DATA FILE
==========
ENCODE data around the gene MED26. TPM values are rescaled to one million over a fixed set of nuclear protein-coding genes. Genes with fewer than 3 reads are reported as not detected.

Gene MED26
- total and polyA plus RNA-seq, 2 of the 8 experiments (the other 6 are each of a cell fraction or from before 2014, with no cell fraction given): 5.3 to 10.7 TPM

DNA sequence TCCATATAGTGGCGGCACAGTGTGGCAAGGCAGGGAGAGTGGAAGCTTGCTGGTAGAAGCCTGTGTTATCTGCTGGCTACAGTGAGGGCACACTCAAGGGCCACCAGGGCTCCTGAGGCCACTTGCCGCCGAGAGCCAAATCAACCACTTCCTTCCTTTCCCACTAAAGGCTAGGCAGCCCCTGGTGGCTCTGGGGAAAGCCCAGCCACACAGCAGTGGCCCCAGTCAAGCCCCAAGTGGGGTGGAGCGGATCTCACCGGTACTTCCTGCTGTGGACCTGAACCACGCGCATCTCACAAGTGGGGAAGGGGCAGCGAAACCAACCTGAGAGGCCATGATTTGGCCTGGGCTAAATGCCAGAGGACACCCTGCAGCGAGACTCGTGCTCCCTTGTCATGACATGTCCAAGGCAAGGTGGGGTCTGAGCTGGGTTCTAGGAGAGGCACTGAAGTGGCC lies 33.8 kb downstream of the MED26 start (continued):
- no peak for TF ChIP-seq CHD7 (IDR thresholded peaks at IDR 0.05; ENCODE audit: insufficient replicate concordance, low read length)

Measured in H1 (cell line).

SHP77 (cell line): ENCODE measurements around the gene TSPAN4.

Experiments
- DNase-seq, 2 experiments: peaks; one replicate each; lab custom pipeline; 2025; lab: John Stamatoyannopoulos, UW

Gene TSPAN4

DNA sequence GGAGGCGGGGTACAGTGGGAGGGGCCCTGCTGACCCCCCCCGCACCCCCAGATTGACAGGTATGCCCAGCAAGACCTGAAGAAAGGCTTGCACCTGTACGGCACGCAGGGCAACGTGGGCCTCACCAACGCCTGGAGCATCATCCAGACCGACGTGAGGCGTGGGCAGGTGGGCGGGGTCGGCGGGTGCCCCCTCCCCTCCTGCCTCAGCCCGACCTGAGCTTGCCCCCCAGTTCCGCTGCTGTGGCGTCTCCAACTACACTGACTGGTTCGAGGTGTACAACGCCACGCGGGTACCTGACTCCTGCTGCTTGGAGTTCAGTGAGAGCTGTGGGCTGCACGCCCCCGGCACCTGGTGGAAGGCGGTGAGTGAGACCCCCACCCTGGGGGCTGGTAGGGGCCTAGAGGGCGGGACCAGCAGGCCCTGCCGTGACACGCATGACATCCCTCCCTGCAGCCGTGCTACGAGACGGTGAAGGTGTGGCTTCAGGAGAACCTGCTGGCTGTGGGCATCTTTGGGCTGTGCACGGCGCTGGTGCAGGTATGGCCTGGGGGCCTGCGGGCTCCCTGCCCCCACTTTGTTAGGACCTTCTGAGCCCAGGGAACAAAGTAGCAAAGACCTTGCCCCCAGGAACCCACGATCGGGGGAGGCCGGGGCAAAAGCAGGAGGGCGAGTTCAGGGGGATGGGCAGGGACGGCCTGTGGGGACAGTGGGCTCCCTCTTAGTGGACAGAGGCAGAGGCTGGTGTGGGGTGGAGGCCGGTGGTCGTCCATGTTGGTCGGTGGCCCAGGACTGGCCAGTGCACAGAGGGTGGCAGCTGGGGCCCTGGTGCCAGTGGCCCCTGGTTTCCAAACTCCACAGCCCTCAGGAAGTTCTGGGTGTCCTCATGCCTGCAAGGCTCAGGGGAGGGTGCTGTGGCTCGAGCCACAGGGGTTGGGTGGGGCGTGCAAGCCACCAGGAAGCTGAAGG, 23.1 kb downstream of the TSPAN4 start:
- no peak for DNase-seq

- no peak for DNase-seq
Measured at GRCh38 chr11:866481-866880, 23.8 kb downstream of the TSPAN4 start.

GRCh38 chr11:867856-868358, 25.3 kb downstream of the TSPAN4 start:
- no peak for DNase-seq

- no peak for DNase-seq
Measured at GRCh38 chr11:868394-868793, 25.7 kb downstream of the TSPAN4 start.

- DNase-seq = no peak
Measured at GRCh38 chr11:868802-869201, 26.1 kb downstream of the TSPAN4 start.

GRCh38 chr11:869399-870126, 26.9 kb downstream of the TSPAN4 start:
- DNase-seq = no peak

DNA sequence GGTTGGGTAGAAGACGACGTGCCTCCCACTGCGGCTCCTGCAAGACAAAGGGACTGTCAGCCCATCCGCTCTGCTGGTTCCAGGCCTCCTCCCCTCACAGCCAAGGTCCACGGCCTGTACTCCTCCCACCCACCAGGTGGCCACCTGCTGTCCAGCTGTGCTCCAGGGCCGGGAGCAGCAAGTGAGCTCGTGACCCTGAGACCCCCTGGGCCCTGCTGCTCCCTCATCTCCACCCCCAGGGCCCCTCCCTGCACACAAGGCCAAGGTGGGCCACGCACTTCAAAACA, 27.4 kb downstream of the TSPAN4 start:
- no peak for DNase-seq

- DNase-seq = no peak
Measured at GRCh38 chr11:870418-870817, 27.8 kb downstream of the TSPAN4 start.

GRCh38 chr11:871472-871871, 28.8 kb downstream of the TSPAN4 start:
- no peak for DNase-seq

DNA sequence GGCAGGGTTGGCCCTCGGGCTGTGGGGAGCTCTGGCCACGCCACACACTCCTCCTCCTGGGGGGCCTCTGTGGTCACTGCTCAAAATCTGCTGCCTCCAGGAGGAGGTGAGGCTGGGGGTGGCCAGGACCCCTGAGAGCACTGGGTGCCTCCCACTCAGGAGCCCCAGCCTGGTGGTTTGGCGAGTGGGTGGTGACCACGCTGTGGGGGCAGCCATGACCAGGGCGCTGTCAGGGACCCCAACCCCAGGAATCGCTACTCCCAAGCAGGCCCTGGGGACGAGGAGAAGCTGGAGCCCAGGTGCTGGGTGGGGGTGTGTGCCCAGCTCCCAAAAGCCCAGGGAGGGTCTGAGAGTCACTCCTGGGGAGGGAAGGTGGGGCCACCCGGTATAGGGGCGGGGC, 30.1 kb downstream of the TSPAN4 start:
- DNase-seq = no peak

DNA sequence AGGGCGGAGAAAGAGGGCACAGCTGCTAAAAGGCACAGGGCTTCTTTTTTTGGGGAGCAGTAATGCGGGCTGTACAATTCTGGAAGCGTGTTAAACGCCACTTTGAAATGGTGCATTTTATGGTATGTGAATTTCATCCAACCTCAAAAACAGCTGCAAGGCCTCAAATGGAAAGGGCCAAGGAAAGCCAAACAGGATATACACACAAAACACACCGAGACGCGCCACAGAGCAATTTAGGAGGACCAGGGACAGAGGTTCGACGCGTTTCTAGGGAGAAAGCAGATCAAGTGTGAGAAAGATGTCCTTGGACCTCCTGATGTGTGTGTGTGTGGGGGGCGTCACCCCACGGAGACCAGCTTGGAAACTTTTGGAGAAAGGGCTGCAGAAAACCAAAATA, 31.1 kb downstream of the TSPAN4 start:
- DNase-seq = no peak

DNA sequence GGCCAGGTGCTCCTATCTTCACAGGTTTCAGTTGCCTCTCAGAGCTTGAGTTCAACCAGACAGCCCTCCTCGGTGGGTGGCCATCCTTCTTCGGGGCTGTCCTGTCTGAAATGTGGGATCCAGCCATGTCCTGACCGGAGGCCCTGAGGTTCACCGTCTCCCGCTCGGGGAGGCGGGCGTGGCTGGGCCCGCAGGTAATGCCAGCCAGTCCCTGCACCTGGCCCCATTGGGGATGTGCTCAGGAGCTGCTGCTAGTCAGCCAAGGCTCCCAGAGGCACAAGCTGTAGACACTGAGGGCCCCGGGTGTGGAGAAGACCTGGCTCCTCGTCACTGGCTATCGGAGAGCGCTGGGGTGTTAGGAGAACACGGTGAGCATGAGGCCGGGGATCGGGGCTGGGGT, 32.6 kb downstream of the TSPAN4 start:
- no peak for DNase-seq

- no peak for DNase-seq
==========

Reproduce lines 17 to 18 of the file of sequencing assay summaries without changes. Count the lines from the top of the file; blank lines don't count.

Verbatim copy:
- no peak for DNase-seq
Measured at GRCh38 chr11:868394-868793, 25.7 kb downstream of the TSPAN4 start.